One of my favorite gryphons from Eyrie who never gets any cover love is Hatzel, so I reached out to Sydney Moncrief who sometimes does concept art work for me and asked if she’d take a stab at bringing Hatzel to life.

Hatzel was the first gryphon I created after Zeph. She’s there in the second scene and serves as a calm, responsible foil for the other characters. While being a strong, smart leader is core to her character, I wanted her to visually be a more prehistoric design than most gryphons. She should be scary when she wants to look imposing.

I’d been studying wingspan lengths in living creatures to get a feel for how big an animal could be and still fly. For the pterosaur (think pterodactyl or pteronadon) Hatzegopteryx, the answer was… well, the size of a giraffe. For raptors, Haast’s eagle had a wingspan around 9 feet and hunted moa, essentially giant ostriches. To say both animals inspired Hatzel’s name is spot on.

When I first sketched Hatzel, I knew there was a jag in her beak, but it became more pronounced as I wrote. Haast’s eagle went extinct a couple hundred years ago, so that got me thinking about prehistoric birds and cats not normally used in gryphon creation. I began to wonder if I could pronounce the beak jag into something even more fierce, reminiscent of a saber-toothed tiger.

Since her coloring has always been dark, “nearly black below the canopy where the light doesn’t reach,” I was worried about comparisons with Mercedes Lackey and Larry Dixon’s Skandranon, the eponymous Black Gryphon from the famous Valdemar books. I asked Sydney to consider the cooper’s hawk (Zeph) and magpie (Xavi) gryphons of her pride and add a little hint of each, hence the white highlights.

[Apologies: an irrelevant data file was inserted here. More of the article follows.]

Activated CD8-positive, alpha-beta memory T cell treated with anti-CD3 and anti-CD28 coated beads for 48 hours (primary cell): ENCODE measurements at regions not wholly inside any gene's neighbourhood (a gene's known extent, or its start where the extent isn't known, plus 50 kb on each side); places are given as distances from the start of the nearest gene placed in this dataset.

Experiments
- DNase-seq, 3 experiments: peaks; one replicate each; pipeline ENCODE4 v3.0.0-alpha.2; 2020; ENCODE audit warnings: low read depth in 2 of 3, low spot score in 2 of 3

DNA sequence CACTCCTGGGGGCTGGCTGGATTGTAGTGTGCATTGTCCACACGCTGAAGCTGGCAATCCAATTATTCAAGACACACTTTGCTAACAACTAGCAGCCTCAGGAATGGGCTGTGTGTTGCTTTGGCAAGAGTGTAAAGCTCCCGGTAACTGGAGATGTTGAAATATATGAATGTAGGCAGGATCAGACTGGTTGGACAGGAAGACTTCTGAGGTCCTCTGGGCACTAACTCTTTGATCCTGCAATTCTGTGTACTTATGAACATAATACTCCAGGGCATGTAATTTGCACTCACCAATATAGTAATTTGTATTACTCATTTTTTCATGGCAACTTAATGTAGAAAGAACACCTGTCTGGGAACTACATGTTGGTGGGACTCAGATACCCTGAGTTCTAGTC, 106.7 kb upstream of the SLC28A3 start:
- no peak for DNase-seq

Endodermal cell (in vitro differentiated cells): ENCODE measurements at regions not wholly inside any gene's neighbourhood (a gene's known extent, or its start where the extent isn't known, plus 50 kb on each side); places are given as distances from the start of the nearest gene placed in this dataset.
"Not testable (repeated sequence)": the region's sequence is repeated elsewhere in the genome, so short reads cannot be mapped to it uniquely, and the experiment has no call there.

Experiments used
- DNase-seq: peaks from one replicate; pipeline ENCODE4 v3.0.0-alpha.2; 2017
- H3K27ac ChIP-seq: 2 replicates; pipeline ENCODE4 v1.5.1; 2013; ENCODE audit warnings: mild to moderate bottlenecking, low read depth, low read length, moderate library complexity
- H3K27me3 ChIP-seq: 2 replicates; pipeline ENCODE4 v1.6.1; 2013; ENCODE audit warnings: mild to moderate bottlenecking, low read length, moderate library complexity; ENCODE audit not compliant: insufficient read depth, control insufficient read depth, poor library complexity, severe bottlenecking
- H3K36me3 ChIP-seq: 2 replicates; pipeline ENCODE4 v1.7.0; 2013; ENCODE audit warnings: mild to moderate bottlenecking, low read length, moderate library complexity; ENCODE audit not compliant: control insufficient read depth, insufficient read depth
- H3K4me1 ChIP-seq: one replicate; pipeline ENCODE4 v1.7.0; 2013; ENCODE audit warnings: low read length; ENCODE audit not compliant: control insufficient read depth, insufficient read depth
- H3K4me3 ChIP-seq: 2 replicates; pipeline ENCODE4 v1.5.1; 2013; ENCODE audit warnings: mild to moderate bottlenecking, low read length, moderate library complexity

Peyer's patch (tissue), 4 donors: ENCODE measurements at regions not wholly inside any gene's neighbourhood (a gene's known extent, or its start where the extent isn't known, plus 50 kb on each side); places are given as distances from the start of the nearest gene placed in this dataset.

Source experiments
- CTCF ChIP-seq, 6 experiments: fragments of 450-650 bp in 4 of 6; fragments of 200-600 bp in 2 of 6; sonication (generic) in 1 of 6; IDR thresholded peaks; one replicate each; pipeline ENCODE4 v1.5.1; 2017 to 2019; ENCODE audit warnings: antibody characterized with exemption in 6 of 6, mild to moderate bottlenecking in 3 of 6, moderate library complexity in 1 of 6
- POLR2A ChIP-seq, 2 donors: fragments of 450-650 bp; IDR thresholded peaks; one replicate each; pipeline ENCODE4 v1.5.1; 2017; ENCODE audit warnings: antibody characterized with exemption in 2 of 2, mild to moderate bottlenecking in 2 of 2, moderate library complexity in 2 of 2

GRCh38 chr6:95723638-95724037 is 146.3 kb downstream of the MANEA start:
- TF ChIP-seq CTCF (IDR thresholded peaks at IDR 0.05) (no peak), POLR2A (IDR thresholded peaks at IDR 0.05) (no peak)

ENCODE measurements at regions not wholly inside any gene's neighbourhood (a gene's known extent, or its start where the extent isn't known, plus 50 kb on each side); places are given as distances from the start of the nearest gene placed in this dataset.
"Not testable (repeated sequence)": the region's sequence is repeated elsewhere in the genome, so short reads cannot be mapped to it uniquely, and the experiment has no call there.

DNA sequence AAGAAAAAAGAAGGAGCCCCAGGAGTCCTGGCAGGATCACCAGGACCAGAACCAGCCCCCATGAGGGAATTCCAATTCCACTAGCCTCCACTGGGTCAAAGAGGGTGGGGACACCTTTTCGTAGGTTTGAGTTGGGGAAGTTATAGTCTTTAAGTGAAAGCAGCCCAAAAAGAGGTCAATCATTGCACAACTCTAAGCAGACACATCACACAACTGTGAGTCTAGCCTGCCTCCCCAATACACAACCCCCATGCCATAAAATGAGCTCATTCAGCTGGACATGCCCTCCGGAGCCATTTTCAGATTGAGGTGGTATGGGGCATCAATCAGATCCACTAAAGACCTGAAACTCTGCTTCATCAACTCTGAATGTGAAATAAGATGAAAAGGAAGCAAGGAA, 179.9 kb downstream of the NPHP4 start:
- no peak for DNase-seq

I’ve been using the term “saberbeak” to refer to Hatzel’s gryphon species. Where a lot of the gryphon prides in Eyrie are composed of similar species—harpy eagles for Merin’s, kakapo for the Parrotface Pride, Shrikes/Caracals for the kjarr and bog prides—I wanted Hatzel’s pride to be a mix of several smaller prides that couldn’t stand on their own.

I might delve into Hatzel’s back story more in a short story one of these days if people are interested. I feel like back story in novels is fluid: I come up with something detailed for every character and use that to influence my writing of their scenes, but it’s not set in stone until I commit it to writing that other people see.

Bonus Trivia! Another design I considered for Hatzel, one that would have emphasized her size even more, used a terror bird as her front half instead of a Haast’s eagle. Unfortunately, being flightless, that gave her smaller wings. Here’s Sydney’s rendition of a smilodon + terror bird gryphon. What do you think?